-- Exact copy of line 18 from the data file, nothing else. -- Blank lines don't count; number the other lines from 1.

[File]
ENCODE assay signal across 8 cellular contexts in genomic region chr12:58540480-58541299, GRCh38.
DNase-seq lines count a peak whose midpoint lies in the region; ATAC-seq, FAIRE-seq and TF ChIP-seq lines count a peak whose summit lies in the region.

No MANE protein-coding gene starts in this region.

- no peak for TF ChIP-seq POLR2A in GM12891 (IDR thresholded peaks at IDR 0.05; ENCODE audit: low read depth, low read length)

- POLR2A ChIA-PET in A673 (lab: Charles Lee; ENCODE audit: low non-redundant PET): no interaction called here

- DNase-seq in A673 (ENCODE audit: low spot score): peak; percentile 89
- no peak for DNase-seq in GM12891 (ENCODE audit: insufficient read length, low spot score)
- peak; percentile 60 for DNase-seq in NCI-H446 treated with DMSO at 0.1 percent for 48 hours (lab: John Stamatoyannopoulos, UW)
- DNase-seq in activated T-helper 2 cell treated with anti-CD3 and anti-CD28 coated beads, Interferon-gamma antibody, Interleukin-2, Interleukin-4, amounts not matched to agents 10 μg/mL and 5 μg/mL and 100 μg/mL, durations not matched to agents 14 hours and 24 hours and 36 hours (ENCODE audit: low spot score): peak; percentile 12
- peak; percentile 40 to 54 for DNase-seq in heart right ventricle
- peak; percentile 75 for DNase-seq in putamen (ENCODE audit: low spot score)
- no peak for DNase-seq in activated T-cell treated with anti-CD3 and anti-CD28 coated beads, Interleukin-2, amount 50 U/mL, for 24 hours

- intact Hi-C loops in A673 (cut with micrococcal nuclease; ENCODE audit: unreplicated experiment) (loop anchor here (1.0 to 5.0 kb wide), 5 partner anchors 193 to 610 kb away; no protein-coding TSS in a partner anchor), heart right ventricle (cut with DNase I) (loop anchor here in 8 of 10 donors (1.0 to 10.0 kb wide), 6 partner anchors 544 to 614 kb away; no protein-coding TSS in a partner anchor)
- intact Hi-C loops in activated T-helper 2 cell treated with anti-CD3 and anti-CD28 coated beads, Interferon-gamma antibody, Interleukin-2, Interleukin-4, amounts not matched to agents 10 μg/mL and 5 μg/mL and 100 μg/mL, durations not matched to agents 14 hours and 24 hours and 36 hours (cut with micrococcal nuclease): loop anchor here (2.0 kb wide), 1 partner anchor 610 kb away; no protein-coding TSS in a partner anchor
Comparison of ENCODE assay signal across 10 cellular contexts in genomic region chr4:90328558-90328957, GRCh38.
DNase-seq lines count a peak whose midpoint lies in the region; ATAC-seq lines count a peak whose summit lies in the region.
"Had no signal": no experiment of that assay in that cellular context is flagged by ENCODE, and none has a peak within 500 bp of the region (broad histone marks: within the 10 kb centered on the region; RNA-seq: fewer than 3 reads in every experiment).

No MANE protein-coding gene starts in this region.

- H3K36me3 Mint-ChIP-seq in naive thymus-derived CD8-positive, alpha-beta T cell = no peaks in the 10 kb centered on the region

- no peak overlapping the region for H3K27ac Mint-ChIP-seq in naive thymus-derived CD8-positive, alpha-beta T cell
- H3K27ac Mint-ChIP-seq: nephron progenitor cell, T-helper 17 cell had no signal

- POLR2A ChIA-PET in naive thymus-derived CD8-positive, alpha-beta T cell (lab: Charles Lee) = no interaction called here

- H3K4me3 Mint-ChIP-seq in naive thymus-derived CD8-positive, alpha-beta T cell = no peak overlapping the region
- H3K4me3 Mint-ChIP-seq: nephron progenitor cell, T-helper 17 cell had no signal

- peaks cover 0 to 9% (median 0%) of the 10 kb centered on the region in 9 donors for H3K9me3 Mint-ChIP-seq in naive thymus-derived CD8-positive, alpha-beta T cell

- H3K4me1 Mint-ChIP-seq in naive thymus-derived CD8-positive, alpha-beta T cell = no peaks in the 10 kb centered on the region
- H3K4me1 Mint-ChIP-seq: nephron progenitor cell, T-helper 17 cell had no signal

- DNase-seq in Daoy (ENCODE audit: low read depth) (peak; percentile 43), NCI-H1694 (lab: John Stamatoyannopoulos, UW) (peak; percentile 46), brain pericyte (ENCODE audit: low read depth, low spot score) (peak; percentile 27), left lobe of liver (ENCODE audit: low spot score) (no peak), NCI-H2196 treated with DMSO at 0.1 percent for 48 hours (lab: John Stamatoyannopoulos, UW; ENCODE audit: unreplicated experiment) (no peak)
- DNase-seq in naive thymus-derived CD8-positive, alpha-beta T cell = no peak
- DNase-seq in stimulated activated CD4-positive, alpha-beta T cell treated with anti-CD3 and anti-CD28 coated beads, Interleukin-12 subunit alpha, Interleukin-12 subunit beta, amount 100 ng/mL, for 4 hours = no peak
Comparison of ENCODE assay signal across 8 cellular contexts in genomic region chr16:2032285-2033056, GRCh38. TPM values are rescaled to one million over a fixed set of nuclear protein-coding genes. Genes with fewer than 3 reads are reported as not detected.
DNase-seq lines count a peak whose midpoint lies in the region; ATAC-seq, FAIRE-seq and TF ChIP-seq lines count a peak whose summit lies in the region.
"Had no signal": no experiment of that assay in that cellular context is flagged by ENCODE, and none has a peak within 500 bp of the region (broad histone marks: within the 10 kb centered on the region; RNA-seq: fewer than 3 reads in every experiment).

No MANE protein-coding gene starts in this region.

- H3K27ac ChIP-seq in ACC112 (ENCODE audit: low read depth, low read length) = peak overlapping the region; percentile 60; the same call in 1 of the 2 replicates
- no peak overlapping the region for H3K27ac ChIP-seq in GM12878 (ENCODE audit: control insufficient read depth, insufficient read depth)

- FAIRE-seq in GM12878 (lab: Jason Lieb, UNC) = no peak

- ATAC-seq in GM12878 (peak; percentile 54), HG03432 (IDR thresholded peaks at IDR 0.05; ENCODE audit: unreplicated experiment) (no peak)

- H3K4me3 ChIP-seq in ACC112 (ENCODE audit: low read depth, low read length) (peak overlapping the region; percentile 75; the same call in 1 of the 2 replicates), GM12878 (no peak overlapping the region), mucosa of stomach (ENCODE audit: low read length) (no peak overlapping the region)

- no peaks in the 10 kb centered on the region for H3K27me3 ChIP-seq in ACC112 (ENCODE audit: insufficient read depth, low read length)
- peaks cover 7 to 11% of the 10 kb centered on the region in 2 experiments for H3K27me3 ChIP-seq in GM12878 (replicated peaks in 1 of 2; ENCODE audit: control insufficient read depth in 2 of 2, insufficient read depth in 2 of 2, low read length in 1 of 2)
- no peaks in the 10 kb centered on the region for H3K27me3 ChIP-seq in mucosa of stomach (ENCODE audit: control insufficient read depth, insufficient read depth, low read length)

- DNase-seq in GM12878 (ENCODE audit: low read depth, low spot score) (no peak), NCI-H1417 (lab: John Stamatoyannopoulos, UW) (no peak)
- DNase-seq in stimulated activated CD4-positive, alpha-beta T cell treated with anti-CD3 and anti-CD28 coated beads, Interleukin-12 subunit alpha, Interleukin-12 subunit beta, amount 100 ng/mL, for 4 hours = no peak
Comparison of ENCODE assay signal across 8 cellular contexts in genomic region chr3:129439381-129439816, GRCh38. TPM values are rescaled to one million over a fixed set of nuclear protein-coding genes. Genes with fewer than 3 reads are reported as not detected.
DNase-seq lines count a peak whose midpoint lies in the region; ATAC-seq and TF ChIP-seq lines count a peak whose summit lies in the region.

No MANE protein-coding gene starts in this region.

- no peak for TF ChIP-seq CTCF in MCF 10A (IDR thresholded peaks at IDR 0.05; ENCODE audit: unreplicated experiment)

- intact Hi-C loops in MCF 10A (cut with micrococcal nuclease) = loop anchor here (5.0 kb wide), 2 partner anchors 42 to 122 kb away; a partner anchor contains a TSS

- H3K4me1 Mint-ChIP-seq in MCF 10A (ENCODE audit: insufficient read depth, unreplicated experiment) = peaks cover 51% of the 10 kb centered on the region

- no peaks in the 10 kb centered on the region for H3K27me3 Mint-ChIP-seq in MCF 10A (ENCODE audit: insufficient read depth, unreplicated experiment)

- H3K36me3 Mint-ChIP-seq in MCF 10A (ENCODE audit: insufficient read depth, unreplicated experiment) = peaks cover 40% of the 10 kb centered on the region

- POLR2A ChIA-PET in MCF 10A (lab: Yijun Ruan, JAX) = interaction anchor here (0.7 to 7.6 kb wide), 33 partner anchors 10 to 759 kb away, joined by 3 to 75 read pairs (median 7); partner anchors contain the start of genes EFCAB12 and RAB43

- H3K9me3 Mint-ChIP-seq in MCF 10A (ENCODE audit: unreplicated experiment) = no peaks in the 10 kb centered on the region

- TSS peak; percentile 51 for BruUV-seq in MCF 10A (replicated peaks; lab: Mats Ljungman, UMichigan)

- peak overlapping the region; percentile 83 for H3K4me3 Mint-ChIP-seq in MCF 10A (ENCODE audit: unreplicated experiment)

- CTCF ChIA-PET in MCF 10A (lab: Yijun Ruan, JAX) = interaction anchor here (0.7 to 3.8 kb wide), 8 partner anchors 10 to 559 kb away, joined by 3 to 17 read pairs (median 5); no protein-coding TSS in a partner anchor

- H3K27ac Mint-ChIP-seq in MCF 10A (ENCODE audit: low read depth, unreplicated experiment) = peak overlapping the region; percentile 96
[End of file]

No MANE protein-coding gene starts in this region.